Harry Summers Interview: Conversations with History; Institute of International Studies, UC Berkeley

Military Strategy; Conversation with Harry G. Sumers; 3/6/96 by Harry Kreisler

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Lessons of Vietnam

(Barnes) I have been reading Bui Tin's memoirs. He was a North Vietnamese colonel; you may have met him at one time. He writes, "Nor did we learn from the military failures of the Tet Offensive, 1968. Instead, although we had lost the element of surprise, we went on to mount further major attacks in May and September '68 and suffered even heavier losses. This too has continued to be a subject of controversy in Hanoi. Our side also suffered seriously from the social pacification plans dreamed up by the Americans, such as Operation Phoenix, and the Chieu Hoi campaign, which was designed to induce our troops and supporters to defect. Yet, it has to be acknowledged that in the North, although we were constantly counterattacked and suffered heavy destruction from 5 million tons of bombs, we stood surprisingly firm in contending with the bombers of the Rolling Thunder Operations."* I'm interested in your comments on the sentence about not having learned our lessons. What are the lessons of Vietnam?

I guess the overwhelming lesson, which is not of particular value, is, Never get involved in a civil war in a former French colony in Indochina.

(Barnes) That's rather precise.

I don't see what the utility is, but that's certainly true. Because we lacked objectives, we had no accurate measurement. You know, Morley Safer, who is certainly not a pro-military guy, went back to Vietnam and interviewed the former heads of the National Liberation Front. He found them even more disgruntled than the Americans. They say they've been sold out by the North, they've been had, they've been deceived all the way along. One of the comments is that the Phoenix program was the most destructive program that we had ever mounted. Yet in this country it was seen as an assassination scheme and generally denigrated by the government.

I think the American public has learned the lessons of the Vietnam War fairly well. I think, though, that we've created some dangerous misunderstandings abroad. In the beginning of the Gulf War, a Chinese diplomat said, "We knew the Americans had a great deal of military might, but they're a paper tiger. They don't have the will to use it." And all of the comments made about how we can't stand casualties. Baloney. If the American people are convinced of the worth of what we're doing, they will spend, as we did in World War II, a million casualties in pursuing it. There is nothing wrong with the backbone of the American character, and people may, very dangerously, misjudge the reaction of America.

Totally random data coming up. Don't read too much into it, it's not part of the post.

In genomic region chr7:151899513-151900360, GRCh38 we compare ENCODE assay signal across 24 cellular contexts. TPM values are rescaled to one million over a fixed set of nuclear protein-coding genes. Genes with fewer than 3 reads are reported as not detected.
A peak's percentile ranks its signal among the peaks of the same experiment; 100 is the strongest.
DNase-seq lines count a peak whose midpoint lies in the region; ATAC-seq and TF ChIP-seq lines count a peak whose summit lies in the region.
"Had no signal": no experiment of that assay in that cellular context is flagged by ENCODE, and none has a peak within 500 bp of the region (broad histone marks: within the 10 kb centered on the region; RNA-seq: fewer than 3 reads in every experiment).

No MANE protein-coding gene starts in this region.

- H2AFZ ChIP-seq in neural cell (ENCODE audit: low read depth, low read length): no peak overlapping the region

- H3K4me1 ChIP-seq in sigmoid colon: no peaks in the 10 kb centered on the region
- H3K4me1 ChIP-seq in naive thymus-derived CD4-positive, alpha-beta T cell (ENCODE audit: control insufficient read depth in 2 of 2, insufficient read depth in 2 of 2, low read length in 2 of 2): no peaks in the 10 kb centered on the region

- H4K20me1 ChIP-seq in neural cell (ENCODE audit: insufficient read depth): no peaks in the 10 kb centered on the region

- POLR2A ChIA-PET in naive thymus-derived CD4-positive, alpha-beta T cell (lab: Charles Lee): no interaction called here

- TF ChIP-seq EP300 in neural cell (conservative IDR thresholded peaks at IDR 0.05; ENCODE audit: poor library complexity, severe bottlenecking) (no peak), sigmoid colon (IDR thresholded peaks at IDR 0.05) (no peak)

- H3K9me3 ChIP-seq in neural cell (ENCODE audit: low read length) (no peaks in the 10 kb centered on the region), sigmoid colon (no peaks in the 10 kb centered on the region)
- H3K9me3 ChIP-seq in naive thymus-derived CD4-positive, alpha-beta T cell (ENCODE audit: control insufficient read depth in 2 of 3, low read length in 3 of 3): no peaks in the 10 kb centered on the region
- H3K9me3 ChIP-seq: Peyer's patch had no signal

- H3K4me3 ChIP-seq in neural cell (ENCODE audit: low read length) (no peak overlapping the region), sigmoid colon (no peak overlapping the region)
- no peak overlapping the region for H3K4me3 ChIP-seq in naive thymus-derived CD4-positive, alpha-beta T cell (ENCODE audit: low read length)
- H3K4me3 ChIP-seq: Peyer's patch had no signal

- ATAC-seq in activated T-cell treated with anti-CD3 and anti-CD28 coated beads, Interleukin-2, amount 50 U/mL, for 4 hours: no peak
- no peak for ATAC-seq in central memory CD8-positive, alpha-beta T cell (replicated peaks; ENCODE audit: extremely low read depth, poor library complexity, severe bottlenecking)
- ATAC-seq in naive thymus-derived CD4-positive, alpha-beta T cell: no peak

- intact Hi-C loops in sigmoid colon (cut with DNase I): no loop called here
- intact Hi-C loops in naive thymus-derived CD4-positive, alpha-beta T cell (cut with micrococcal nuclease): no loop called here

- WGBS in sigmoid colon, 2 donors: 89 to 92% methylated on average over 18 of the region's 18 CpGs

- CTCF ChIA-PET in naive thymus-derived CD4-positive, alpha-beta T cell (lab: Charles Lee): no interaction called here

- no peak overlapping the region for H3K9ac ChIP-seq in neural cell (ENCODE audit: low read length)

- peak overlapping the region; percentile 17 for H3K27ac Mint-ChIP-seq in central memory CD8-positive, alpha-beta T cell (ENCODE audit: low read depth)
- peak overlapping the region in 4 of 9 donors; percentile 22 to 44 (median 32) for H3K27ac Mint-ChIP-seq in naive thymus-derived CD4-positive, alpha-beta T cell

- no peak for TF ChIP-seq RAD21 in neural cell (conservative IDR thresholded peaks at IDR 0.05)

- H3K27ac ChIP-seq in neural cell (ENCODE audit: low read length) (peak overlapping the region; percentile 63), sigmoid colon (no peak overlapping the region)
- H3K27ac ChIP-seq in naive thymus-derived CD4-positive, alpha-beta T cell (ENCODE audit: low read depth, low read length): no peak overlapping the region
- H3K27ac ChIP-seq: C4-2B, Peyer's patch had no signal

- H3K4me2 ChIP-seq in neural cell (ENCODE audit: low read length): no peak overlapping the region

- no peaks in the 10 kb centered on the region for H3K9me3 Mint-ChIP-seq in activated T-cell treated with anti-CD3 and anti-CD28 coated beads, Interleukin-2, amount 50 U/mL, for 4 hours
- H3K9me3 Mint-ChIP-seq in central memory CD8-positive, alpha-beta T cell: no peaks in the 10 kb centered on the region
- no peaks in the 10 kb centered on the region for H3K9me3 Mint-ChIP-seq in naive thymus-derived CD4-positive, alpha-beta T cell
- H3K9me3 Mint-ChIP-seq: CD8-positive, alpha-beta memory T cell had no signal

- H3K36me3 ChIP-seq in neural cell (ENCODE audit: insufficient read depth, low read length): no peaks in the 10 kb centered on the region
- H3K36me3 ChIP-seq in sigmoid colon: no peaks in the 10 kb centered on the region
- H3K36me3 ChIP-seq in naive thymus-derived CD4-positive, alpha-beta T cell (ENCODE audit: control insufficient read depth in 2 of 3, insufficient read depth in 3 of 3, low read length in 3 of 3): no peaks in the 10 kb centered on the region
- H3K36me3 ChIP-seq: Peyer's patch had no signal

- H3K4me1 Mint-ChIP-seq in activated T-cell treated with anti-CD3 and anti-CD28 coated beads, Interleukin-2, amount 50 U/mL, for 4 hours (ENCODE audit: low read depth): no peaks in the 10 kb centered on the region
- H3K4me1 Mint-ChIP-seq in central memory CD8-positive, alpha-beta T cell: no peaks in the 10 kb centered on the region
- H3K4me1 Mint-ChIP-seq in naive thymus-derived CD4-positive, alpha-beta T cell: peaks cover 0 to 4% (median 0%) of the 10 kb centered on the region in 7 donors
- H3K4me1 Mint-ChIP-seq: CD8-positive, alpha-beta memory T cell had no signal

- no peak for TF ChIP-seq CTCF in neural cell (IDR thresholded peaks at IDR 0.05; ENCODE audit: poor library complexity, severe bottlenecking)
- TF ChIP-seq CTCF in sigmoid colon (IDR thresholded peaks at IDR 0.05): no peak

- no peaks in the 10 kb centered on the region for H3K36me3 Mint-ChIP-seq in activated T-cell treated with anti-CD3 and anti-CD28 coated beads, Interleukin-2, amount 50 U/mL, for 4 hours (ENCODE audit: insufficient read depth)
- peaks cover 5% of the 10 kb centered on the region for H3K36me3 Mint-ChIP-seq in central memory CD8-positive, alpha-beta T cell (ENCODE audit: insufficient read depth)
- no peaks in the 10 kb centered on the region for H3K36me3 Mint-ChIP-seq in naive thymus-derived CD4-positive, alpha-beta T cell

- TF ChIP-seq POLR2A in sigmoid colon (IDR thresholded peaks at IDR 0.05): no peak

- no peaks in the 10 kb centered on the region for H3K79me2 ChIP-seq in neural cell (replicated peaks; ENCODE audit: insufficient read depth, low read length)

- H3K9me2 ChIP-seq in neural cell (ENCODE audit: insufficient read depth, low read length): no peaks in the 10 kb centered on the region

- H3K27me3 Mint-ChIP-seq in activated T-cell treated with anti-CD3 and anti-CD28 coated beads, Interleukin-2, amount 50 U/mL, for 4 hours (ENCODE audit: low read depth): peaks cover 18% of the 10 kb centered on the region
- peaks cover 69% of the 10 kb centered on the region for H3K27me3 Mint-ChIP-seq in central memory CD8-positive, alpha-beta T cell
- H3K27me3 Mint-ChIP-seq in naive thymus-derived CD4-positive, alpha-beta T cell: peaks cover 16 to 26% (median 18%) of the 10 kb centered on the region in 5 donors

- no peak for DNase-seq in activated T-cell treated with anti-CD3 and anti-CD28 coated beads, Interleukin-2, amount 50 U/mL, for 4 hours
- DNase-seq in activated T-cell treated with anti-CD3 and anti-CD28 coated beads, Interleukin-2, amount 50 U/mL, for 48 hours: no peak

Saddam Hussein twice misjudged President Clinton. Hussein thinks he can push President Clinton around in the Gulf. President Clinton is not going to be pushed. For one thing, he doesn't have the political capital to allow himself to be pushed -- as maybe President Bush would have had. I think the world needs to learn the lessons of Vietnam as well as the American people have.

You're critical also of the academic advisors who came to the Kennedy administration and their concepts of limited war. Why is that?

In World War II we saw the greatest conventional victory, probably, in the history of warfare. But almost immediately after, the atomic theorists started coming to the fore. They had the idea that the atomic bomb had changed everything, that wars were no longer winnable in a traditional sense, that conventional forces had no meaning, that the whole nature of war changed with atomic weapons. And only they, the so-called wizards of Armageddon, had the answers. And for the right price, they'd let us in on the secret. One Air Force Secretary called them the "treeful of owls" type of civilian atomic theorists.

That kind of thinking almost destroyed the Army and the Marine Corps. The Air Force became dominated by SAC [Strategic Air Command] and nuclear warfare. The Korean War was seen as an aberration. Air Force Secretary Thomas Finletter said that the future of war was going to be atomic war and total war. So the Army lost its raison d'être and lost its soul to some degree.

When President Kennedy comes in, it becomes obvious that the theory of maximum deterrence was not working because it gave you the choice of nuclear war or surrender, and that really wasn't very usable in a nuclear war. So massive deterrence had failed, and Kennedy comes in with this business of flexible response. Khrushchev counters the American nuclear build-up, which he'd been forced to back down on in the Cuban Missile Crisis, with wars of national liberation. If he can't get at us at the upper end of the spectrum, he's going to get at us at the lower. And Kennedy bought it hook, line, and sinker. Not only Kennedy, but a great many academic thinkers as well, and military people -- Maxwell Taylor among others -- bought into this theory.

So we became convinced that counter-insurgency was the wave of the future. Kennedy puts out the word to the military, "If you want to get promoted, if you want to get ahead, you've got to get on board." And he fired the Army Chief of Staff who didn't go along with it, George Decker. And Maxwell Taylor, who had been brought in from retirement to be a sort of military guru, was very much in charge of it. So, again, conventional war had been denigrated, not only by nuclear weapons but also by counter-insurgency. And the military sort of lost its soul in this struggle, and military thinking degenerated to the point that we lost the old verities.

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*Note: Tin, Bui, Following Ho Chi Minh : The Memoirs of a North Vietnamese Colonel, (University of Hawaii Press, 1995) p. 63.

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